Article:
The Committee noted that, on the face of the documentation, Mr. P had no interest in the property, and the Committee accordingly adjourned his claim pending receipt of further information.
Decision involving claim 20020014
Decision date: January 22, 2003 Claimant: M Corporation
Report issued: February 24, 2003
Payment approved: $3,604,801.01
Decision date: January 22, 2003
Claimant: M Corporation
The G Road property
In February, 2001 C Company purchased two properties on G Road in Abbotsford for a total of $3.6 million. Mr. Wirick's client Mr. G was a director of C Company.
C Company obtained $2.7 million in mortgage financing from E Credit Union, secured by an inter alia mortgage against the two lots. The lots were subsequently consolidated into one.
C Company obtained second mortgage financing secured by an inter alia mortgage for $2 million against the consolidated Abbotsford property and a property in Vancouver. The mortgage lenders were two individuals, A and B, who advanced $1.35 million of the funds.
In February, 2002 M Corporation agreed to lend C Company $9.2 million, supported by the personal convenants of Mr. G and the President of C Company. The loan was to be secured by a mortgage against the G Road property. Mr. Wirick acted for C Company in the transaction.
The lawyer for M Corporation forwarded the mortgage documents to Mr. Wirick for execution, confirming that the mortgages of E Credit Union and of A and B would be discharged. The lawyer subsequently sent to Mr. Wirick cheques for $2,928,910.12 as the first advance of mortgage funds, for $92,000 payable to C Company as a "refundable commitment fee" and for $568,585.87 as the second mortgage advance.
Mr. Wirick did not use any of these funds to discharge the mortgages as he had undertaken to do. Although he did pay $82,021.26 to the city for outstanding property taxes, he paid the balance of the funds to unauthorized recipients, including $201,554.93 toward the purchase of a hotel.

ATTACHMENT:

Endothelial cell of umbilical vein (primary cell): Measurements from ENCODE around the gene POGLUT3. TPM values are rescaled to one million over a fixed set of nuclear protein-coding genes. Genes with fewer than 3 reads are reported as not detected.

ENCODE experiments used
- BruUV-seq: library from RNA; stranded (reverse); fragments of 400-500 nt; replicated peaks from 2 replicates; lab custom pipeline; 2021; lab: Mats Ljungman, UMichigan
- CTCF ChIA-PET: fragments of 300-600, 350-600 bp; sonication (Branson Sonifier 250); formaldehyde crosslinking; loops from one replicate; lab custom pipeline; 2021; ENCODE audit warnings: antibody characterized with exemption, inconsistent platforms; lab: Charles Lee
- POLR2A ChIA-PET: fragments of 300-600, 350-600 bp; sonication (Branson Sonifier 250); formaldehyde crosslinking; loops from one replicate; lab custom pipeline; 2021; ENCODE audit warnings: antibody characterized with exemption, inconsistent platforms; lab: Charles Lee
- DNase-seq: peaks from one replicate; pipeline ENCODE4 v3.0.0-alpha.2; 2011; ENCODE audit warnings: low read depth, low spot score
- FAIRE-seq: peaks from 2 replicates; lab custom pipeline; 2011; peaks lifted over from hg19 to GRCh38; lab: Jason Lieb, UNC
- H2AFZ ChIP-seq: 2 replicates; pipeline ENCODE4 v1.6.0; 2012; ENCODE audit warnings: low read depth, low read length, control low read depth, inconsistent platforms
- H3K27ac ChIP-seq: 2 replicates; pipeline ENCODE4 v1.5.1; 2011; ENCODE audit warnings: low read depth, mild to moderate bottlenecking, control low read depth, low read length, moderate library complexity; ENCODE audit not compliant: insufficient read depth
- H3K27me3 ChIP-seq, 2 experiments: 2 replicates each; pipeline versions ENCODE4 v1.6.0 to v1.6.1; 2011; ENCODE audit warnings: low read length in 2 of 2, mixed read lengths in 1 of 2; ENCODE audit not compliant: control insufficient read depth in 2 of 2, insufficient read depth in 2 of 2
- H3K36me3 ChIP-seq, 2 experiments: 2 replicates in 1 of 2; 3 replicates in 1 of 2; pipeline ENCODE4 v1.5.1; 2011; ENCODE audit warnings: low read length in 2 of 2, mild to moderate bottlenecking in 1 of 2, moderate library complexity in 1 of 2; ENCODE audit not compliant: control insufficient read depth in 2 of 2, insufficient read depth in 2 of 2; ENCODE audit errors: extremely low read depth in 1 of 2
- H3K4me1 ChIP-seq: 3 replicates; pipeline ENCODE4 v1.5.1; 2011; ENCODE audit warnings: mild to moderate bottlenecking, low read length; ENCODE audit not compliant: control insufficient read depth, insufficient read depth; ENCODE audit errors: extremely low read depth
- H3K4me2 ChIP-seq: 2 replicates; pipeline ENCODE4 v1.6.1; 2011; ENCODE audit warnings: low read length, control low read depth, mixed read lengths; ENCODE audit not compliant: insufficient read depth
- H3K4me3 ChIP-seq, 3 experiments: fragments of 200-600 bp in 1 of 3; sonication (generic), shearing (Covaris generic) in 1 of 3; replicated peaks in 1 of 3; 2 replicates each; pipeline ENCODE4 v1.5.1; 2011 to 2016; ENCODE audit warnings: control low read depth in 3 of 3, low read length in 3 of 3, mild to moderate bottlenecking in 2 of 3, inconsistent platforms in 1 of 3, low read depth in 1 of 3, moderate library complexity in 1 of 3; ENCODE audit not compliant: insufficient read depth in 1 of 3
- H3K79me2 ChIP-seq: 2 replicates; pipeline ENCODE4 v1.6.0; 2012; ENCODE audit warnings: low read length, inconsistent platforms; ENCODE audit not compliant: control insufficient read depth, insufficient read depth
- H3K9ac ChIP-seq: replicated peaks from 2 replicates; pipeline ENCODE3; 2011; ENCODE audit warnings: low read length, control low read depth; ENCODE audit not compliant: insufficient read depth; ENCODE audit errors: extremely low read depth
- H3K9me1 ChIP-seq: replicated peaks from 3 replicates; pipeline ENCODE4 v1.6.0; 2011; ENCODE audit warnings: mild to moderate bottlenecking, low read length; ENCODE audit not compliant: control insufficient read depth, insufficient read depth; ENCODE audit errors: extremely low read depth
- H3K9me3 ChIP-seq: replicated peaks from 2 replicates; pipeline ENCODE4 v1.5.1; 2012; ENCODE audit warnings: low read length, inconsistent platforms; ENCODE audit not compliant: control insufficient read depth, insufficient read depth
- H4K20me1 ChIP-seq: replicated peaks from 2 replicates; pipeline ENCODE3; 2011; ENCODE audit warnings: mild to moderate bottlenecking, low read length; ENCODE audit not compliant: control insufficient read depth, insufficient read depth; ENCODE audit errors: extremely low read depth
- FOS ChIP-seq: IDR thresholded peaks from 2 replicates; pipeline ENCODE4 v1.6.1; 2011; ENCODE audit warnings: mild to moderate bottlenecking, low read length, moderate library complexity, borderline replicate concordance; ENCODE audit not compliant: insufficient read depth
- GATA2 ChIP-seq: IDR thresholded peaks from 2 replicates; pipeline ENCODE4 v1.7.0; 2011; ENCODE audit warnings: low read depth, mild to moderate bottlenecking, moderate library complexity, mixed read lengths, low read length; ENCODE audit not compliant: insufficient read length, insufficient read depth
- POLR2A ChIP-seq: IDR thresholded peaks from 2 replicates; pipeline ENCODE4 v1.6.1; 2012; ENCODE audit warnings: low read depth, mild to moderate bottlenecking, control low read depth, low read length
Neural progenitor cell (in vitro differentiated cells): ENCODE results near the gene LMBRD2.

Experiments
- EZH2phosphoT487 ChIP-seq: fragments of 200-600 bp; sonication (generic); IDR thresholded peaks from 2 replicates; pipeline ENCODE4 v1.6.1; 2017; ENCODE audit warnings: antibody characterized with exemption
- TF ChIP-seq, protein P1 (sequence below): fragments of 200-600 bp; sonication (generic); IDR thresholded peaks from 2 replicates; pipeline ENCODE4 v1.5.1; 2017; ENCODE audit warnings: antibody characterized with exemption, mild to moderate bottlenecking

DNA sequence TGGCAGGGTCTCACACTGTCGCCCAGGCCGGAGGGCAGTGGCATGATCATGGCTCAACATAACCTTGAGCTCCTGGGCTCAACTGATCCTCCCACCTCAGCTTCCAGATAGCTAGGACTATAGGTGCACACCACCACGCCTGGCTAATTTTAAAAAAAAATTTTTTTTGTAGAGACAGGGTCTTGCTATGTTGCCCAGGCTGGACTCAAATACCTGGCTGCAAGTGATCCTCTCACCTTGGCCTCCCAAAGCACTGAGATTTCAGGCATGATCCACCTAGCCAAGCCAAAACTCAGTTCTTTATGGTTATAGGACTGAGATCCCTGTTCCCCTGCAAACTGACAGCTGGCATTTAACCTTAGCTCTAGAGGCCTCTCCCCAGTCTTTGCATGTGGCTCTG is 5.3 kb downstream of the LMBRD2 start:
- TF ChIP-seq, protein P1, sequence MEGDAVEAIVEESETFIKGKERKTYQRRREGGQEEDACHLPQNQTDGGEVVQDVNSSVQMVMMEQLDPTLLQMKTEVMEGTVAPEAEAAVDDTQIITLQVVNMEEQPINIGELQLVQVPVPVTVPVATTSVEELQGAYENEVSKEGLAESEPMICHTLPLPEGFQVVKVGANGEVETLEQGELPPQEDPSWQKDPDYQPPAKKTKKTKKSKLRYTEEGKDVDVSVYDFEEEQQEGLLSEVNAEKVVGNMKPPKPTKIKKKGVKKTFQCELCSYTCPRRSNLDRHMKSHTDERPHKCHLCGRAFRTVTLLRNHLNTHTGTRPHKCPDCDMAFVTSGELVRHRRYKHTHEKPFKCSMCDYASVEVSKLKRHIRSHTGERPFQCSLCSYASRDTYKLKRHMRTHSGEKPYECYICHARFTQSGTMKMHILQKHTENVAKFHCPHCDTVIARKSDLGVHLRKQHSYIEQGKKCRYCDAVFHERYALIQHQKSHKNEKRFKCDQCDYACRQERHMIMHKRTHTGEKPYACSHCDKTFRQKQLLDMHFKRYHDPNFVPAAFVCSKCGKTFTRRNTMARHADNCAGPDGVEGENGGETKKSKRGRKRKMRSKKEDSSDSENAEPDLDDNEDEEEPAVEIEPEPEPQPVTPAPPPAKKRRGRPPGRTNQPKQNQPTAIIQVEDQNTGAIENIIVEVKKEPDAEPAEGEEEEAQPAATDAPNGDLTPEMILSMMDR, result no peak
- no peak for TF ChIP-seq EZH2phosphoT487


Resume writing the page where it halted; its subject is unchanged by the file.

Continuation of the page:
After Mr. Wirick admitted his breach of undertaking, Mr. G granted M Corporation a covenant, promissory note, general security agreement and second mortgage over the hotel lands. The hotel, which was in receivership and under foreclosure, was ultimately sold and the remaining sale proceeds of $1,594,000 were held in trust by Mr. G's trustee in bankruptcy.
Had the transaction proceeded as envisioned by M Corporation, the Corporation would have received a first charge against the G Road property. Instead it held a mortgage third in priority behind the mortgages of of E Credit Union and of A and B.
The Special Compensation Fund committee found that Mr. Wirick had misappropriated and/or wrongfully converted funds entrusted to him as a lawyer in breach of his undertaking to pay out and discharge mortgages. He had breached his undertaking and misled M Corporation as to the nature of its security to facilitate this misappropriation and wrongful conversion.
The Committee decided that it would not require the claimant to exhaust its civil remedies in this case, noting that there was little hope of recovery against Mr. Wirick and requiring the claimant to try to recover on its security in the hotel might be difficult and expensive.
The Committee approved M Corporation's claim in the amount of $3,604,801.01, including interest at a specified rate and subject to certain conditions, releases and assignments. The Committee noted that the amount approved did not include the funds that Mr. Wirick had paid on outstanding property taxes. The Committee denied claims by M Corporation for various consequential costs, such as legal fees and insurance